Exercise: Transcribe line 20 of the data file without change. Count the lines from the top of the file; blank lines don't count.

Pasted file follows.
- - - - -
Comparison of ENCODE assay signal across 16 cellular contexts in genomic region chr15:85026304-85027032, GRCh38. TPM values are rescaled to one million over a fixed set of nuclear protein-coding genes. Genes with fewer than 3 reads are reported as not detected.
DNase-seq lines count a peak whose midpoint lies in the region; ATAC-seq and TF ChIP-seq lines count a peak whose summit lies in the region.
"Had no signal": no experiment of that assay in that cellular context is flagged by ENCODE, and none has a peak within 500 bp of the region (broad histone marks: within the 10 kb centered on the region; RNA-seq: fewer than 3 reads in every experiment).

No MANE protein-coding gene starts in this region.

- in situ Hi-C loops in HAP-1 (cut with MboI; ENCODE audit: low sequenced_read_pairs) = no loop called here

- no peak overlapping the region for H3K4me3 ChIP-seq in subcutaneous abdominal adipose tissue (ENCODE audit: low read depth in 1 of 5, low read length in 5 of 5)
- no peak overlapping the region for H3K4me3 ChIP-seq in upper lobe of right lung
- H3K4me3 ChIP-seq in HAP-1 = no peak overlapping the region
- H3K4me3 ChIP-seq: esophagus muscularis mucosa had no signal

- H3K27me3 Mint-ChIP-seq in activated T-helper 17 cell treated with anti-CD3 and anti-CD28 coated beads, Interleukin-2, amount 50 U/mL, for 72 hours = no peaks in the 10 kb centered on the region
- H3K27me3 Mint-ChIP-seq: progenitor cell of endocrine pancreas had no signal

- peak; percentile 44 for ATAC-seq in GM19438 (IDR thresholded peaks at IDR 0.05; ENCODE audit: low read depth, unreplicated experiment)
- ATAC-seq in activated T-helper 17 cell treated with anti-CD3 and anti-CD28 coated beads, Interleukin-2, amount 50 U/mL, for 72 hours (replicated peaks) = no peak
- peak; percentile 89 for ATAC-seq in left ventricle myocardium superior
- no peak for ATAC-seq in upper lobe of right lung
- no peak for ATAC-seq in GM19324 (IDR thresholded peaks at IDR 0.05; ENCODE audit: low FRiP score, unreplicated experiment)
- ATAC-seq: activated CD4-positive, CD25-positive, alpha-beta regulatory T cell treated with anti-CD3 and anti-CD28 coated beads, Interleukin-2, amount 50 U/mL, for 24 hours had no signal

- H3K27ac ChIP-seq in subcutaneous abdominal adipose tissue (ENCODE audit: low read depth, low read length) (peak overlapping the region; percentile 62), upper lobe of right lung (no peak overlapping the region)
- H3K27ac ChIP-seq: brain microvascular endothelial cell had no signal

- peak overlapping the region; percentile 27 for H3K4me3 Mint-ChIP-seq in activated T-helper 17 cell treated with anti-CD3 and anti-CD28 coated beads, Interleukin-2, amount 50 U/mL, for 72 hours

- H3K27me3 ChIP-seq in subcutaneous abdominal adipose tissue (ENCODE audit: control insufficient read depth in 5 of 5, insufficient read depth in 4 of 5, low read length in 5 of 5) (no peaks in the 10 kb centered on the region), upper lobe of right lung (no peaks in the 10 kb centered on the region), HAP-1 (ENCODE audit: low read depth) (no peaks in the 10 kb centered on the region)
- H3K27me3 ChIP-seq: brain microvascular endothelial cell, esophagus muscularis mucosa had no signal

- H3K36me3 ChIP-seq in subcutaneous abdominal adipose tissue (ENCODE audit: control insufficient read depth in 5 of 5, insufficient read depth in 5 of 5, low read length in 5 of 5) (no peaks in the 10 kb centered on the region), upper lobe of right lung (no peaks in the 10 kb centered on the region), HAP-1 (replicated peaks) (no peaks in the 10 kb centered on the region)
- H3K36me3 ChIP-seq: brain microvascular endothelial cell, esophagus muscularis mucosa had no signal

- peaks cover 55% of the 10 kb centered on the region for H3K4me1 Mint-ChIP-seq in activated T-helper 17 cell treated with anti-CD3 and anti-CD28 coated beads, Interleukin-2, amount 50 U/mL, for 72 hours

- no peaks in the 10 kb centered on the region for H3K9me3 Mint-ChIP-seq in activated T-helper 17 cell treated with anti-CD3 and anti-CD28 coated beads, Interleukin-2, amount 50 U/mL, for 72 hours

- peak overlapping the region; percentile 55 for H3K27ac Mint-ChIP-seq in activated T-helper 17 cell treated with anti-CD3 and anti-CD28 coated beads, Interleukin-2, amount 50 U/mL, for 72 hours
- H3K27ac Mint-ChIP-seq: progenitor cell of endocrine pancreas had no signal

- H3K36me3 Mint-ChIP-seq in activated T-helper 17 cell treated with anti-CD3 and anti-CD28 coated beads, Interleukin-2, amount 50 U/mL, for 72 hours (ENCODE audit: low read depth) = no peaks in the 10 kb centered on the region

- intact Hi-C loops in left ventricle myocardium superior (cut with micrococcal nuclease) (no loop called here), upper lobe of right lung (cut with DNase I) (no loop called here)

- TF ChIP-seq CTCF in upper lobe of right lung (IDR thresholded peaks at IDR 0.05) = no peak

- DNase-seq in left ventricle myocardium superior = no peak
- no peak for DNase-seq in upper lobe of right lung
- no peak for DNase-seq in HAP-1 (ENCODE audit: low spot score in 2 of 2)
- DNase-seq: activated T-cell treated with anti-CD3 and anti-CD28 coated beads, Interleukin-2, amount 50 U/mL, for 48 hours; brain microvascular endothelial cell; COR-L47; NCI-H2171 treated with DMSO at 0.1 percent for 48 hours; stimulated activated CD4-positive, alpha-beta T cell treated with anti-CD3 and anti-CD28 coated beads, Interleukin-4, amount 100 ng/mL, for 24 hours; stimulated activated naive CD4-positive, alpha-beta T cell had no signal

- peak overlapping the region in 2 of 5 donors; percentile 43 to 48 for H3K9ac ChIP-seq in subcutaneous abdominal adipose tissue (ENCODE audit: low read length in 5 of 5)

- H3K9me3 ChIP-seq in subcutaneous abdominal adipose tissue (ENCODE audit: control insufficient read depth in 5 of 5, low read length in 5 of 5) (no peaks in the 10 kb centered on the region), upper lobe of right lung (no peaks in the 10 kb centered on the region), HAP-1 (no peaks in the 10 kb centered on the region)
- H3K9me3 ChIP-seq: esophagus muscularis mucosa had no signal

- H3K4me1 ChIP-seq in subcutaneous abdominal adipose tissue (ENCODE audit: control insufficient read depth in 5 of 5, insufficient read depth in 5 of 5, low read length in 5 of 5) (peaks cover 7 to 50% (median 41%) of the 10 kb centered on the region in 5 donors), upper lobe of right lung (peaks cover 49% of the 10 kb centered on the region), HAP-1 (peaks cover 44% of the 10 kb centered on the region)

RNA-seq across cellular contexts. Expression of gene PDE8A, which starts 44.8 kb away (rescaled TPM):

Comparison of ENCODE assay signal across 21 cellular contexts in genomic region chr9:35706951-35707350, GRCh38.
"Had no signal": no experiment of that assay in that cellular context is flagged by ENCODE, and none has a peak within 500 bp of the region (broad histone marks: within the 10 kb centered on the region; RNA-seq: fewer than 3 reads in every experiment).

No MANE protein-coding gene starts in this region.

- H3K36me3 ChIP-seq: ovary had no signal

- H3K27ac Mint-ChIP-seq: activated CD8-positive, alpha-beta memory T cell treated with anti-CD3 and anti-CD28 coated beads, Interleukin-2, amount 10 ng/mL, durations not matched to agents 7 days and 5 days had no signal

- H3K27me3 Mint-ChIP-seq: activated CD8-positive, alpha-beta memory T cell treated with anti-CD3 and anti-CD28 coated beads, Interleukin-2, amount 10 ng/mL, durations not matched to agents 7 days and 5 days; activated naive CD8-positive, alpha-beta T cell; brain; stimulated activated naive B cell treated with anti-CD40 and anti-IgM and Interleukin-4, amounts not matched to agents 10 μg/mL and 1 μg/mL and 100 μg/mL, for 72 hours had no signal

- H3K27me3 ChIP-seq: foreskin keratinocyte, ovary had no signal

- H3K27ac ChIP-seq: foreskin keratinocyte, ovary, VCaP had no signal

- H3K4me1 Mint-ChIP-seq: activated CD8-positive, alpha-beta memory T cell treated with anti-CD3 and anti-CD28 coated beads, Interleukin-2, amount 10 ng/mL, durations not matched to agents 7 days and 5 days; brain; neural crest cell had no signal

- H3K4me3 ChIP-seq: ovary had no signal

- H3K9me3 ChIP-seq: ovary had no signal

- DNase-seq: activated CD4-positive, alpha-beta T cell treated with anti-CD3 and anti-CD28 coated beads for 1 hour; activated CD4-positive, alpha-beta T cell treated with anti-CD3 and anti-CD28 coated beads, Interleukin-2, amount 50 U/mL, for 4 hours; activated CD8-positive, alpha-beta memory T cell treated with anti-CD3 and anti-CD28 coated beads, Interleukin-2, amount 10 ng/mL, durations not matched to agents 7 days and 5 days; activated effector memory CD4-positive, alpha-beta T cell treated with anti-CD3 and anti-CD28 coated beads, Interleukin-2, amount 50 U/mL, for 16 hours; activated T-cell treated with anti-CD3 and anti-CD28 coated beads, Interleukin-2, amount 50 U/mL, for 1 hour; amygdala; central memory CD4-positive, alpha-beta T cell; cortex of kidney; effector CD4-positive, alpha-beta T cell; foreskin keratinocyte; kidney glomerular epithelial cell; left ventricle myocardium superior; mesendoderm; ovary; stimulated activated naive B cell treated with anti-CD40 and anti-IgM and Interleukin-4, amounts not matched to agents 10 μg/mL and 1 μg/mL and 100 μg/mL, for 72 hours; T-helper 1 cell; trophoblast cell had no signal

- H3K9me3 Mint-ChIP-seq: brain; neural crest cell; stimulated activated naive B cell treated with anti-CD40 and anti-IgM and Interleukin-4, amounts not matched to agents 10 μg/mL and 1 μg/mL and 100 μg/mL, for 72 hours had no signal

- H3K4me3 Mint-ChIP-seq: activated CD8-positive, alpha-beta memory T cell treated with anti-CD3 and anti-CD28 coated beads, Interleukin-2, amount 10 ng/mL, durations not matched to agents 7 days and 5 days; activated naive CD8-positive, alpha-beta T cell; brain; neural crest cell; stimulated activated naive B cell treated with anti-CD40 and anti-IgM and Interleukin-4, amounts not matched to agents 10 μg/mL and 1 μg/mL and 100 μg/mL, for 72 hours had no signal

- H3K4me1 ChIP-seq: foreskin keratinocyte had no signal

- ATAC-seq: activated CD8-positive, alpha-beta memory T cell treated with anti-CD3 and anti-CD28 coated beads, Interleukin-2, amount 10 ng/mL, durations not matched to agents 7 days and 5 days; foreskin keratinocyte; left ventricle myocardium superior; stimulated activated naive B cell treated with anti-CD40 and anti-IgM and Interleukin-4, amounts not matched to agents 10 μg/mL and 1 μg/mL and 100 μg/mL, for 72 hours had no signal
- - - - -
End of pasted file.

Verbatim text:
- peak overlapping the region; percentile 27 for H3K4me3 Mint-ChIP-seq in activated T-helper 17 cell treated with anti-CD3 and anti-CD28 coated beads, Interleukin-2, amount 50 U/mL, for 72 hours